Like Stars in a Clear Night Sky is a prose poem designed in a hypertext flash format and written in Arabic and English.
Sharif Ezzat, the writer of this text, is a multimedia artist and producer in San Francisco focused on digital storytelling and interactive design. His work has been featured by Adbusters, the Webby Awards, the Electronic Literature Organization, and the San Francisco International Film Festival. He has helped produce the Arab Film Festival in California for over a dozen years, and toured widely with acclaimed beatboxer Yuri Lane, providing multimedia visuals for his live theatrical performances.
Like Stars in a Clear Night Sky is a philosophical interdisciplinary experience. As soon as “enter” is tapped to start experiencing this poem, a male sound is heard reading a poem in Arabic while the English translation appears on a black screen. At the same time of hearing the male voice, sounds of bells and birds can be heard. By the time, while the poem is read, many stars appear on the black screen/sky. All the stars are silver and different in their sizes except nine stars, which fluctuate between silver and blue colors.
After finishing the Arabic recitation, the interface is about a black sky with shimmering silver and bluish stars with the sound of the bells and birds in the background. Each bluish star is hyperlinked to a part of the English translation of the Arabic poem, which will appear by hovering over it by the mouse. When clicking on a bluish star, a poem appears in the center of the screen. Sometimes the poem has a complement that will show up by hovering over the “X” symbol at the end of the poem. Clicking on another bluish star will reveal a different poem.
The poet starts his poem with an oral Arabic recitation, which works as a frame story of the other scattered stories/poems over the screen. As an Arab poet, Ezzat reflects upon the Arabic literary history by employing the structure of Alf Layla wa-Layla (One Thousand and One Nights) or (The Arabian Nights) in the construction of his piece. The narrator Shahrazad used to narrate different stories emerging from one main frame story. Interestingly, the same hypertextual structure used by Shahrazad in narrating stories is used by Ezzat to shatter the hyperlinked stories on the screen.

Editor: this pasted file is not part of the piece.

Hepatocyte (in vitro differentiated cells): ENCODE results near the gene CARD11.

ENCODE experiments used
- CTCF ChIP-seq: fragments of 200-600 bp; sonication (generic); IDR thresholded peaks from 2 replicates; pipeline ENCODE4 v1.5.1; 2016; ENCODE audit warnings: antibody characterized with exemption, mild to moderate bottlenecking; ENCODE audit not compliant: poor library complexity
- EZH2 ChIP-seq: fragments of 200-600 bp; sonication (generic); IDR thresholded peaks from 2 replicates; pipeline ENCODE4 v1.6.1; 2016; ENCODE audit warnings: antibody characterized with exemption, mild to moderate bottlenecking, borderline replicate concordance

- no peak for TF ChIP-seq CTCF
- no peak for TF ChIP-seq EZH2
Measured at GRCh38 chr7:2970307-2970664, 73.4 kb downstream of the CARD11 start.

Shahrazad links her stories to postpone her execution by Shahrayar hopefully to save her life, while Ezzat hyperlinks his stories to recall the family good days hopefully to save his soul from the rust of loneliness. Ezzat’s stories invoke uncle, cousin, sister, wife, stars, himself and finally, he imagines the whole world as his family. According to Ezzat “I aimed to articulate a relationship between family, planet, and the cosmos, woven together through stories. I was inspired by reflections on my personal history and by the forests in Northern California to develop the narrative voice, which sought to be intimate, timeless, and inviting”
Ezzat starts his Arabic recitation by the line “I am full of stories, Pick one” which is similar to Shahrazad’s introduction to her narration (balaghani ayyuha l-malik al-sa’id ¬– It came to my ears, O happy king). When asking Ezzat if Alf Layla wa-Layla was an inspiration during writing this piece, he replied, “Indeed 1001 nights was an influence, though perhaps subconsciously”
This piece is a philosophical contemplation of life and the relation with close people.
Ezzat, Sharif. Gmail correspondence. May 8, 2017.
Interesting hypertextual prose poem.